The Wandering Doctrine of Constitutional Fact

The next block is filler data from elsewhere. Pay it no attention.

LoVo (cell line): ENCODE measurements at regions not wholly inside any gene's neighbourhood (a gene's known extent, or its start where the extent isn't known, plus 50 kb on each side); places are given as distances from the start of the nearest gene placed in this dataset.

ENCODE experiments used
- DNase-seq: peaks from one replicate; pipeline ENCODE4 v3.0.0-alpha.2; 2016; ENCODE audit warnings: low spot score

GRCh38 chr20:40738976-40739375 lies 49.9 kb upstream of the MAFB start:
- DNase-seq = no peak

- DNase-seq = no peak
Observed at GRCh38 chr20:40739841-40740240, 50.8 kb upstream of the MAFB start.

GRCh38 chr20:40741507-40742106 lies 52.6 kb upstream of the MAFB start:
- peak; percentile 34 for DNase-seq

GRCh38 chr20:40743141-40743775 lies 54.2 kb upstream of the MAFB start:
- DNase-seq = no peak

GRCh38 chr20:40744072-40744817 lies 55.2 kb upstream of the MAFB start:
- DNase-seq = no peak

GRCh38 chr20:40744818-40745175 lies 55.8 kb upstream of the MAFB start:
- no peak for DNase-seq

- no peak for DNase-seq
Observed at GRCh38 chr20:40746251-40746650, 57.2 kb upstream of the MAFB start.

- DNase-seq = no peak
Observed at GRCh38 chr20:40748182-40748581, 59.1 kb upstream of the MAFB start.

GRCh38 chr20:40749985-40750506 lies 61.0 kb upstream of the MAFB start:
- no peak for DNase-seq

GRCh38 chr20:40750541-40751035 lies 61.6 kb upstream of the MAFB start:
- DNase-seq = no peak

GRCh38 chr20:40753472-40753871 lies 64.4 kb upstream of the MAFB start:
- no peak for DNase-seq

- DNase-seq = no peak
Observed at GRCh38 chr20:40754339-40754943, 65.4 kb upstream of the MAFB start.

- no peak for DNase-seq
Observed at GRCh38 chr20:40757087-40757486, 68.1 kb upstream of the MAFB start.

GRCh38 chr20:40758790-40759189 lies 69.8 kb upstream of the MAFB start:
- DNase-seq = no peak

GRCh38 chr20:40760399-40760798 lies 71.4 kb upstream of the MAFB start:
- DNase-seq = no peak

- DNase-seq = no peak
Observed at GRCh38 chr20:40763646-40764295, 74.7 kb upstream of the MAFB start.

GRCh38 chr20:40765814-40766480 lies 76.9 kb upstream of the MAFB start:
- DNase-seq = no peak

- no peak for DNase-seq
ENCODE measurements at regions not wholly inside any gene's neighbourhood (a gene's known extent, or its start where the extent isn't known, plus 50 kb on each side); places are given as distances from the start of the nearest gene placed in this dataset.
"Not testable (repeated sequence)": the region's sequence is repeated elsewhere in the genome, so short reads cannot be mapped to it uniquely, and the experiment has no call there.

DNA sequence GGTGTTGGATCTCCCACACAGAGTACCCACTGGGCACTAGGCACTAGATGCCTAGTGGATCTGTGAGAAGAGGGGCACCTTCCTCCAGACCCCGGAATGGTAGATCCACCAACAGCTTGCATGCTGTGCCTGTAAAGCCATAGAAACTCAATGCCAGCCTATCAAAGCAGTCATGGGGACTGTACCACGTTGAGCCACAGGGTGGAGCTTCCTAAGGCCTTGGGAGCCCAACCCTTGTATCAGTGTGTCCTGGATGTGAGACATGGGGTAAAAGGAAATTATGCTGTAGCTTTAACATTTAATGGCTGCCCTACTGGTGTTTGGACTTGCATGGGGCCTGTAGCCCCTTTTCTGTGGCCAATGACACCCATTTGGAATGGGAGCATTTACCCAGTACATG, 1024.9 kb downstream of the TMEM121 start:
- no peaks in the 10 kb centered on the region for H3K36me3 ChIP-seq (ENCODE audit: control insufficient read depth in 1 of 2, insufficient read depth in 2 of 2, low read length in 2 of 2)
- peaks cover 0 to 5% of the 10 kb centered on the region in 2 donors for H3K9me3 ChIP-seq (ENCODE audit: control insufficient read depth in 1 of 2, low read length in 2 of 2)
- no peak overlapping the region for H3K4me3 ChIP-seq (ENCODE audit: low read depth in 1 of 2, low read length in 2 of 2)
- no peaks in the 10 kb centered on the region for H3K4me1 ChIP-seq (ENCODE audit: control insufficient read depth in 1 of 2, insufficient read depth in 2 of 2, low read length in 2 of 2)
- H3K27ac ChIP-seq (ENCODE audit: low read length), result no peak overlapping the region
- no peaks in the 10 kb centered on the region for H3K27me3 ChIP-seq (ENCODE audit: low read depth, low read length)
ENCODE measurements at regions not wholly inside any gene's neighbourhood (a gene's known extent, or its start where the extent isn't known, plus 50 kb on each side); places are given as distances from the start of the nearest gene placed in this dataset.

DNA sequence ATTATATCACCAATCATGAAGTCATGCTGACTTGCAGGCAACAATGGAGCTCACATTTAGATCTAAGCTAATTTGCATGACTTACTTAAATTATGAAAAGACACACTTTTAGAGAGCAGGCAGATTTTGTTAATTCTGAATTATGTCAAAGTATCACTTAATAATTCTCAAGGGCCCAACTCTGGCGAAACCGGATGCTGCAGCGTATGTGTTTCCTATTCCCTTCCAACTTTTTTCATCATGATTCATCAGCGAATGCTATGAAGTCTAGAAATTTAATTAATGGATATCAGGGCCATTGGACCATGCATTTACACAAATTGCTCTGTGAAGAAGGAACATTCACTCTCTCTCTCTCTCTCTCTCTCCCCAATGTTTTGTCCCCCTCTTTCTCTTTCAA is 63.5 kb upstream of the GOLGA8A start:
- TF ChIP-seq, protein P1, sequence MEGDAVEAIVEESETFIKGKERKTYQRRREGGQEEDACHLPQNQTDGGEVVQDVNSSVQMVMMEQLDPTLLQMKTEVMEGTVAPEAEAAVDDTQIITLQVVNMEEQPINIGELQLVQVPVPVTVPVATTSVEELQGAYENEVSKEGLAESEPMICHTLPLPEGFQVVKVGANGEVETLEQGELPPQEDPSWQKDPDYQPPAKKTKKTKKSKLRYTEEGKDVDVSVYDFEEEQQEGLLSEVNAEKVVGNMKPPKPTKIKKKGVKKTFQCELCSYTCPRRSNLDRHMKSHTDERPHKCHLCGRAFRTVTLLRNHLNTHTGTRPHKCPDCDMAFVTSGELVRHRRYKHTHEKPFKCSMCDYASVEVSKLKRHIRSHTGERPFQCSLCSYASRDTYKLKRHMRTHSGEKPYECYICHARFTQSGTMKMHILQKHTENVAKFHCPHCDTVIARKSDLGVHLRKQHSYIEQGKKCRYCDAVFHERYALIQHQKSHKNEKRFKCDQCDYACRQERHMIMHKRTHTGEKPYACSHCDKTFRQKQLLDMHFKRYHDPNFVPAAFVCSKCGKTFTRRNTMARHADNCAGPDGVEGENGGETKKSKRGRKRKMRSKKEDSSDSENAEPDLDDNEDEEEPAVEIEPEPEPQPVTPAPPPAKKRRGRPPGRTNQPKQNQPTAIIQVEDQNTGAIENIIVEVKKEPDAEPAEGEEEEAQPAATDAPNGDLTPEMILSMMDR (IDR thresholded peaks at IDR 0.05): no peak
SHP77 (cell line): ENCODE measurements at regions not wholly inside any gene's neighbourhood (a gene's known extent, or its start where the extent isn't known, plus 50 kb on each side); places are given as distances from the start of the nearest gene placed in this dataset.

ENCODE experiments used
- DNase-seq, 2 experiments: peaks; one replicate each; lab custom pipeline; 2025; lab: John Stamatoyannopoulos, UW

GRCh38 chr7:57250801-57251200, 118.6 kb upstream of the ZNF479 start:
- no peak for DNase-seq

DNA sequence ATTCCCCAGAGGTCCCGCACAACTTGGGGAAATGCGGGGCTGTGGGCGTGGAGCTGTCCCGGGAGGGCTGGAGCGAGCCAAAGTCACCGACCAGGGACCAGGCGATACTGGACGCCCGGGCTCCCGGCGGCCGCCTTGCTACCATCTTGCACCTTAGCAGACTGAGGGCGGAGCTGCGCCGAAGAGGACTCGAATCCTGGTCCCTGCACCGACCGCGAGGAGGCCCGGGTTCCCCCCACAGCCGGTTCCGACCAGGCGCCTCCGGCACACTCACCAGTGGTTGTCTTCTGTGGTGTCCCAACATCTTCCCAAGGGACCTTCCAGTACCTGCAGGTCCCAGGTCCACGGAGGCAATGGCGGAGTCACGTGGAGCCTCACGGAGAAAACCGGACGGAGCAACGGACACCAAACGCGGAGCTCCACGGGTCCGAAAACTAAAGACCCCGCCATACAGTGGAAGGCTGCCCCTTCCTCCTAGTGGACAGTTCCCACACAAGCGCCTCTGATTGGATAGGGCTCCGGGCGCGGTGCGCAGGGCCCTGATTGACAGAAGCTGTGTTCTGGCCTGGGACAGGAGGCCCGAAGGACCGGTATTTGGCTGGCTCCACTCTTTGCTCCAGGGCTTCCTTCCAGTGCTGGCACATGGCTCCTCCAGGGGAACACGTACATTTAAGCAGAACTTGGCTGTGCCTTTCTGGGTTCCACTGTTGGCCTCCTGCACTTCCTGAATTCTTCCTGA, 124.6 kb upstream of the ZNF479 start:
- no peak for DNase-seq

One of the most misunderstood and undervalued subjects in federal jurisdiction is the doctrine of constitutional fact. The doctrine—which holds that courts must review factual determinations de novo where those determinations underlie constitutional claims—has never been adequately explained, and accordingly, never fully appreciated. For example, if expression sought to be suppressed is determined to be obscene, such suppression does not violate the First Amendment’s guarantee of free speech, because obscenity has been categorically deemed to fall outside that constitutional protection. De novo review of such a fact must exist in certain circumstances in order to guarantee due process and maintain separation of powers principles implicit in Article III. But because neither the Court nor any commentator has adequately grounded the doctrine as we do, the doctrine has wandered into settings in which it should not apply. The constitutional fact doctrine originated in the administrative state, where constitutional fact review is necessary to satisfy the due process guarantee of a neutral adjudicator, under which the prophylactically protected judiciary must have ultimate authority to decide constitutional claims, particularly those bearing on a regulator’s power. Additionally, Article III requires that, where Congress elects to vest jurisdiction in courts to review administrative action, that jurisdiction must include the ability to determine constitutional facts. But the doctrine has been inexplicably extended to permit constitutional fact review of lower courts, notwithstanding the fact that neither due process or Article III requires such a result. Similarly, constitutional fact review of juries should apply only where there is a possibility of juror bias. Seeking to reinvigorate the doctrine in its proper place, this Article synthesizes a blend of rationales sounding in due process and Article III. This blend is the only proper foundation for the constitutional fact doctrine. Accordingly, we argue that the constitutional fact doctrine should return to its origins in the administrative state and in doing so abandon its unprincipled wandering into review of courts and juries, where it should not apply.